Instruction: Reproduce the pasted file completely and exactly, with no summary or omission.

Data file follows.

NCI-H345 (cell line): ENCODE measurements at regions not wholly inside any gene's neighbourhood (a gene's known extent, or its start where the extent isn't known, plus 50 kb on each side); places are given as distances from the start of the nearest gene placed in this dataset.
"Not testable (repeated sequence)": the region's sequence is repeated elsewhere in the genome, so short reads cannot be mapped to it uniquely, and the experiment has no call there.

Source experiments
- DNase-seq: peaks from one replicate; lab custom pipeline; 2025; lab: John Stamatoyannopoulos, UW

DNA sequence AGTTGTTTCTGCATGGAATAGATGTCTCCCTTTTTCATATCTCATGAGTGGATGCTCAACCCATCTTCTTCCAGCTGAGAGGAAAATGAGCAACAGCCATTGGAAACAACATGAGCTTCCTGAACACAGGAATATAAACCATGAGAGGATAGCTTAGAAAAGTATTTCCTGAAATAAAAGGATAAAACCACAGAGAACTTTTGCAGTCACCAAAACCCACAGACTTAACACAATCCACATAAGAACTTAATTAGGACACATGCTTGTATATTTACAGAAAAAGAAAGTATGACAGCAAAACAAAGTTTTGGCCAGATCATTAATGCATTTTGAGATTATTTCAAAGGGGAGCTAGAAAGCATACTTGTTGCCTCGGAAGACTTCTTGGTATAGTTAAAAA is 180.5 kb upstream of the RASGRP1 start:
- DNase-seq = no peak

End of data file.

NCI-H345 (cell line): ENCODE measurements at regions not wholly inside any gene's neighbourhood (a gene's known extent, or its start where the extent isn't known, plus 50 kb on each side); places are given as distances from the start of the nearest gene placed in this dataset.
"Not testable (repeated sequence)": the region's sequence is repeated elsewhere in the genome, so short reads cannot be mapped to it uniquely, and the experiment has no call there.

Source experiments
- DNase-seq: peaks from one replicate; lab custom pipeline; 2025; lab: John Stamatoyannopoulos, UW

DNA sequence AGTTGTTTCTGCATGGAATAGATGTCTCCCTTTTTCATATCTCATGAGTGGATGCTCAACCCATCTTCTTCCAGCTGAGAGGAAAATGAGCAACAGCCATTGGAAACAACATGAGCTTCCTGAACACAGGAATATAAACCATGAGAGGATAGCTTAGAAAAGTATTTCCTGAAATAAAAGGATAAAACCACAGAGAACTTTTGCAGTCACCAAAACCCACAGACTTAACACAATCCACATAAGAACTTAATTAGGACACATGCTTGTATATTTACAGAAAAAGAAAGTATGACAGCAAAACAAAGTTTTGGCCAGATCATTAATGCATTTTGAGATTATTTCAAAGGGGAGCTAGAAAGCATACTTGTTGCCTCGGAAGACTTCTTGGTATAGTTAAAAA is 180.5 kb upstream of the RASGRP1 start:
- DNase-seq = no peak